Regulators even say with a straight face that shoppers may not understand that almond milk does not come from a cow. An Arkansas lawmaker said the move would only harm industries that want to “deceive the public about how their food originated.” Not to be outdone, U.S. Senator Tammy Baldwin (D-WI) introduced the DAIRY PRIDE (Defending Against Imitations and Replacements of Yogurt, milk, and cheese to Promote Regular Intake of Dairy Everyday) Act in 2017 and 2019, to stop vegan alternatives from using the word “milk” in their marketing. "Imitation products have gotten away with using dairy’s good name for their own benefit, which is against the law," she said.

To make matters worse, the legal framework to deplatform almond milk already exists. FDA regulations define milk as a “lacteal secretion … obtained by the complete milking of one or more healthy cows.” And as Scott Gottlieb, then-commissioner at the FDA, helpfully revealed, “an almond doesn’t lactate.”

Of course, these are solutions to problems that don’t exist. Everyone knows that milk alternatives come from almonds, soy, oats, rice, etc. That is their selling point. People who are lactose intolerant, or vegan, specifically seek out these alternatives. Indeed, when faithful members of the Eastern Orthodox Church give up dairy products during Lent, many will turn to these substitutes until Pascha (Easter). It’s not a bug; it’s a feature.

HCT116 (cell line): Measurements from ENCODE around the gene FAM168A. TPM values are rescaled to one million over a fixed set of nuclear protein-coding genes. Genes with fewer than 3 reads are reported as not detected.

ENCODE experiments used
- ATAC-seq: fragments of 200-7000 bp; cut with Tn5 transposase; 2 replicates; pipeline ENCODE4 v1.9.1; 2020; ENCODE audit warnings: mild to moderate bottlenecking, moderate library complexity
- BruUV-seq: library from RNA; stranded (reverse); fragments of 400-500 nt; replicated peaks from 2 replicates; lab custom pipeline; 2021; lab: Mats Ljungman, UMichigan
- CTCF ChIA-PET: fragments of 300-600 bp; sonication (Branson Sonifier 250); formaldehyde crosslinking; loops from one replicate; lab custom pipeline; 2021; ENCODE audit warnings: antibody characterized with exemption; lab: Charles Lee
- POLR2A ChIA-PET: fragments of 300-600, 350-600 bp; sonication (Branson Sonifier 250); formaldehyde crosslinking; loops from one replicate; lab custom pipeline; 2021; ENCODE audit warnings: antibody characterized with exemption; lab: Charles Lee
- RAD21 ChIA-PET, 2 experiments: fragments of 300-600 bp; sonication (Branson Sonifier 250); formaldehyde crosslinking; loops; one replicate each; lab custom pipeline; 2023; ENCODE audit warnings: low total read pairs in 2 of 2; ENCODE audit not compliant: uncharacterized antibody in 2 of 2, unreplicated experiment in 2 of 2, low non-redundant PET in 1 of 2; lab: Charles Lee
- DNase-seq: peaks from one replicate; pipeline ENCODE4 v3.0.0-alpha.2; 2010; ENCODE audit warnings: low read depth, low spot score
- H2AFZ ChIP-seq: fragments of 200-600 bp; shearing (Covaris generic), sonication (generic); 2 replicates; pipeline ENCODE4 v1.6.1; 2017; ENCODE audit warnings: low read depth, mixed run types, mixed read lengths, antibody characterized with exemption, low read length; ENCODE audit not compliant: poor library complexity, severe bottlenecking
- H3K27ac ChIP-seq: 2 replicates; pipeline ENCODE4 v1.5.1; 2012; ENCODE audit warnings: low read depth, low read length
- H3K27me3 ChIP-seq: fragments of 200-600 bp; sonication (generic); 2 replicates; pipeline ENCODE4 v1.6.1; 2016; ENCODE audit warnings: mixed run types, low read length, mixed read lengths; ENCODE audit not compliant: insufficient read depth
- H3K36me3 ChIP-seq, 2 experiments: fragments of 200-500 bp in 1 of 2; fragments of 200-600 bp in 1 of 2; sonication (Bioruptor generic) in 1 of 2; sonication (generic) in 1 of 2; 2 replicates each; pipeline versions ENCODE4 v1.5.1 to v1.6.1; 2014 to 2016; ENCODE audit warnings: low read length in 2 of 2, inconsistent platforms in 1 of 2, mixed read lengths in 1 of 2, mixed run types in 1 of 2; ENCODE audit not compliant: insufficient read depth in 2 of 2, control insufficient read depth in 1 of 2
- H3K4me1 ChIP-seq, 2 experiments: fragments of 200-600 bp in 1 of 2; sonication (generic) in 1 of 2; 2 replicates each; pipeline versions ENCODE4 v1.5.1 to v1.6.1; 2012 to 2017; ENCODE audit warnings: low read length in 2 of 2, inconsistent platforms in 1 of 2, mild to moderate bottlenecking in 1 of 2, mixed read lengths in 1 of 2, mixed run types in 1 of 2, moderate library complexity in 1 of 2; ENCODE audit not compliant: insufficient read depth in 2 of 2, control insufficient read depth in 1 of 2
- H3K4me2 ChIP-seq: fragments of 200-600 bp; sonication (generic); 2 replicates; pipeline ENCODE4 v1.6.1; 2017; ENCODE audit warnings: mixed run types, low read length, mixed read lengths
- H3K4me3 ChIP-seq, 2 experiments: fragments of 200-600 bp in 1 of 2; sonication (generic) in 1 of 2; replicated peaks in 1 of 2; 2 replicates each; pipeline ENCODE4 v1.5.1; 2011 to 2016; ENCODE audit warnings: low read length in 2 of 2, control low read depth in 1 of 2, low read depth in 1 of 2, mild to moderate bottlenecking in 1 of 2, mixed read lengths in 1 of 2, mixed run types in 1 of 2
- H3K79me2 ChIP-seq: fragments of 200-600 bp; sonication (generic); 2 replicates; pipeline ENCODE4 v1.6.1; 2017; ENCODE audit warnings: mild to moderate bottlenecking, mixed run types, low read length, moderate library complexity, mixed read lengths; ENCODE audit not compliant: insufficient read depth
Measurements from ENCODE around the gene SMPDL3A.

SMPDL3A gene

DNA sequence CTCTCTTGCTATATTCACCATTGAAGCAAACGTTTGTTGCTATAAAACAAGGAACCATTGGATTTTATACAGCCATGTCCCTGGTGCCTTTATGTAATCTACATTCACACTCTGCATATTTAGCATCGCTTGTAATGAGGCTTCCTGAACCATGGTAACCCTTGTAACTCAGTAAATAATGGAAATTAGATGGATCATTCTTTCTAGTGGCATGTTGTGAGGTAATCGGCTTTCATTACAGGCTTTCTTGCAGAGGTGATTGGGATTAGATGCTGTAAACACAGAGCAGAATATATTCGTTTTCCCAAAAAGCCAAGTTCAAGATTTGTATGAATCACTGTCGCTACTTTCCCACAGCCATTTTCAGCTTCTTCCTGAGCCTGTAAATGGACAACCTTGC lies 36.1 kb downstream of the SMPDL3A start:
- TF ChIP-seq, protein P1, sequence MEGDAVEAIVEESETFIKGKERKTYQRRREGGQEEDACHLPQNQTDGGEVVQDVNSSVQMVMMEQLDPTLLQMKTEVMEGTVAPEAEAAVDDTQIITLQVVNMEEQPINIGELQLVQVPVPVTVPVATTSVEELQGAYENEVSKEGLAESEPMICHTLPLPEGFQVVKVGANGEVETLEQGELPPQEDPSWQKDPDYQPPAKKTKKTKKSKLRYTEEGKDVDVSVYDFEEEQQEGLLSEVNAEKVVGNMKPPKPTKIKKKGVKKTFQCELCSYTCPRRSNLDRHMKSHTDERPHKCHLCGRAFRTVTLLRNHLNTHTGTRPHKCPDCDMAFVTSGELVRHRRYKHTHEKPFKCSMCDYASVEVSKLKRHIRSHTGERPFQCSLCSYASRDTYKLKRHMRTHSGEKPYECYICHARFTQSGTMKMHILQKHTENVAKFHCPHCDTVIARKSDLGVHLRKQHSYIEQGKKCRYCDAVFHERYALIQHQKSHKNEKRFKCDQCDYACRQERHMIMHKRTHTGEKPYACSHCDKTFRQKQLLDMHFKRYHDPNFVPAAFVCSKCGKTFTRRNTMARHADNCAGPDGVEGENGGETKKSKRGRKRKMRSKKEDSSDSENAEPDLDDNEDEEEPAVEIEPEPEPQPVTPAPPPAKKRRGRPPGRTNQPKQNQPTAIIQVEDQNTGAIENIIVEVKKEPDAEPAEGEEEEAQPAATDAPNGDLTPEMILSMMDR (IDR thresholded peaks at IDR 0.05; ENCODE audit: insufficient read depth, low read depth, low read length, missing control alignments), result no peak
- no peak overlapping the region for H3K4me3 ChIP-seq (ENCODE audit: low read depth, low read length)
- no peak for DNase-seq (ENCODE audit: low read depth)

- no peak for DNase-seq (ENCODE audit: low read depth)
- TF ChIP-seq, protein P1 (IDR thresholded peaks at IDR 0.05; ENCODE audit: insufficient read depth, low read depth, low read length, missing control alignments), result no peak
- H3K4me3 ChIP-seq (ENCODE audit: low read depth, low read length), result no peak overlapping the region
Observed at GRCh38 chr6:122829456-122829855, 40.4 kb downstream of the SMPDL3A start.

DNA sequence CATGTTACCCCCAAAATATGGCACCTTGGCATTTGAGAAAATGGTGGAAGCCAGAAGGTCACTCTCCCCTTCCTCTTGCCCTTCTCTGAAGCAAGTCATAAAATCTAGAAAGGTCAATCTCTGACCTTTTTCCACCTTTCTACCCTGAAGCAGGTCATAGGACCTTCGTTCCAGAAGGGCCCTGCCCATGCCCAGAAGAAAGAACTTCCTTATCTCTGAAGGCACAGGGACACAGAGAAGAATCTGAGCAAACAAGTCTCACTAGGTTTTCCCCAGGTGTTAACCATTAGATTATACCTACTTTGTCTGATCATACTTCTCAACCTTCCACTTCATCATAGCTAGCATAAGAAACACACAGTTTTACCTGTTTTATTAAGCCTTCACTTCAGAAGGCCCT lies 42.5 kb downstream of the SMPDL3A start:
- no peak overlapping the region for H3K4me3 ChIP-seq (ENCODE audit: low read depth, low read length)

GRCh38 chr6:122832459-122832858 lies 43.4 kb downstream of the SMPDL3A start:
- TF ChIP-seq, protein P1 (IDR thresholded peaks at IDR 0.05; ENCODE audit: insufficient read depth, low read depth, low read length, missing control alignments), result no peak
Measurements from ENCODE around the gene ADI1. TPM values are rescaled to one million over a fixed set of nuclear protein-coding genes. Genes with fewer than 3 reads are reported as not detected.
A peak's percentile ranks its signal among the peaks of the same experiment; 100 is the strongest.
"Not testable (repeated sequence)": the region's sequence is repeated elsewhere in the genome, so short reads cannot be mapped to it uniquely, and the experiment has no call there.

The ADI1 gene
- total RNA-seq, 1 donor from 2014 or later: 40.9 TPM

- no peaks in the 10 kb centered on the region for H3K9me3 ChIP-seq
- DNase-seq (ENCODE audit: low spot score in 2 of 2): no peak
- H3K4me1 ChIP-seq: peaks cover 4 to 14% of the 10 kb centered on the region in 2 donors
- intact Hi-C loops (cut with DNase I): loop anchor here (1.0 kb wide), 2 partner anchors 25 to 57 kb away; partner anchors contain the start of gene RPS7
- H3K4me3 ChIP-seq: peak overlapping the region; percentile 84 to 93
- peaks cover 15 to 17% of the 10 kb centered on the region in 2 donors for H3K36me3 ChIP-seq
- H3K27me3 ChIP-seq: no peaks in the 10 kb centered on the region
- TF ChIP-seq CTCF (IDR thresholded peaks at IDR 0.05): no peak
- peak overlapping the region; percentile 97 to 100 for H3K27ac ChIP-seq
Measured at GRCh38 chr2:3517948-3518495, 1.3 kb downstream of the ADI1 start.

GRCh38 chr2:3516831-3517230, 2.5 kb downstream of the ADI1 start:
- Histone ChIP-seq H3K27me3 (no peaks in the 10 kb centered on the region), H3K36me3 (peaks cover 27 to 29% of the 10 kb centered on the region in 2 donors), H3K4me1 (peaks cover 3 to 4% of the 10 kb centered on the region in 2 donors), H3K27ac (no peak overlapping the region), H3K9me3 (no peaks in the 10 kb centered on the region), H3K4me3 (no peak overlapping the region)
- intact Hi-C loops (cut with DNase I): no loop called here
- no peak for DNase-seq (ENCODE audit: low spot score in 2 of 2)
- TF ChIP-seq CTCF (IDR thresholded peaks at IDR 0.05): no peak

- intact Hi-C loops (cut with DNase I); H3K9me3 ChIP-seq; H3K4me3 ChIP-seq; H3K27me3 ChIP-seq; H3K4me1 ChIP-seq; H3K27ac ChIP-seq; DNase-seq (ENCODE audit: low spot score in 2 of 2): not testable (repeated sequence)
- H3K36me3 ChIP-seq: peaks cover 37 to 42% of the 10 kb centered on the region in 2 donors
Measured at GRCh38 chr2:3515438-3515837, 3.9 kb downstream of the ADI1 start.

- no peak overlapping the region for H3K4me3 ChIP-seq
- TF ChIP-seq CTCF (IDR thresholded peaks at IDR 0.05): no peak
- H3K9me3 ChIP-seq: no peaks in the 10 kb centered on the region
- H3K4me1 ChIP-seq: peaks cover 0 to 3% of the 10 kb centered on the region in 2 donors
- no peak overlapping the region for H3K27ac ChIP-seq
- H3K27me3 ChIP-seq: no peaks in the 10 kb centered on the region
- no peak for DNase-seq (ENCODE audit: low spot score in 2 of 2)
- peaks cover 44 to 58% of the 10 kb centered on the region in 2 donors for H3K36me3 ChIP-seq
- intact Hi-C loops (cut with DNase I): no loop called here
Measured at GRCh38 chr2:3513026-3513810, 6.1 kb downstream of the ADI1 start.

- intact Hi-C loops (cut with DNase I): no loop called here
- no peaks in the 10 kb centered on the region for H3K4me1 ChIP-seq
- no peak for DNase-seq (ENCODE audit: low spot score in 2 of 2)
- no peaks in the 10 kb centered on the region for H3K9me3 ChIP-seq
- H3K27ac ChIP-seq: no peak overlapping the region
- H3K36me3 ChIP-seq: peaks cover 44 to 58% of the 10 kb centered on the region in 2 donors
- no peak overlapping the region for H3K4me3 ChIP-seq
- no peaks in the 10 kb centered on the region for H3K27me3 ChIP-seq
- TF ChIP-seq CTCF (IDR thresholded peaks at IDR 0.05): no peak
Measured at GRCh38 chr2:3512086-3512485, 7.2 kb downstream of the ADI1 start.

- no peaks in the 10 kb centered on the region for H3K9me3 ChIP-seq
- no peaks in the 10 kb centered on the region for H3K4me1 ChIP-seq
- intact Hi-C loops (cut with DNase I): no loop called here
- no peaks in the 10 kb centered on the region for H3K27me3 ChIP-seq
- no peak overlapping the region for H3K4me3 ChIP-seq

One would be tempted to think these arguments for regulation is a piece of performance art, akin to the time Joaquin Phoenix gave an entire interview to David Letterman in character. They even echo The Simpsons’ parody of Pulp Fiction, when Chief Wiggum and police officers are confused that McDonald’s calls its dairy products “shakes” instead of “partially gelatinated, non-dairy, gum-based beverages.” (“‘Shakes,’” a cop says, shaking his head. “You don’t know what you’re getting.”)

 

Unfortunately, this backlash typifies what Charles Koch calls “protectionism”: shielding existing industries from start-ups through government regulation. Consider the context: The Dairy Farmers of America announced milk sales fell by $1.1 billion in 2018. At the same time, non-dairy “milk” sales rose by $1.6 billion. “Mislabeling of plant-based products as ‘milk’ hurts our dairy farmers,” Baldwin baldly admitted. Hence, the desire to use government to hinder competitors (and consumers).

Phoenix’s muddled speech produced a gem of truth. Human ingenuity derives from the fact that we are made in the image and likeness of God, sharing in His intelligence and creative drive. It produces a restless desire to improve the world and to meet unmet needs, the very essence of the free market. The greatest threat to these forms of progress is unnecessary government regulation.

(Photo credit: Cubankite / Shutterstock.com. Editorial use only.)

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Rev. Ben Johnson is a senior editor at the Acton Institute. His work focuses on the principles necessary to create a free and virtuous society in the transatlantic sphere (the U.S., Canada, and Europe). He earned his Bachelor of Arts in History summa cum laude from Ohio University and was inducted into Phi Beta Kappa.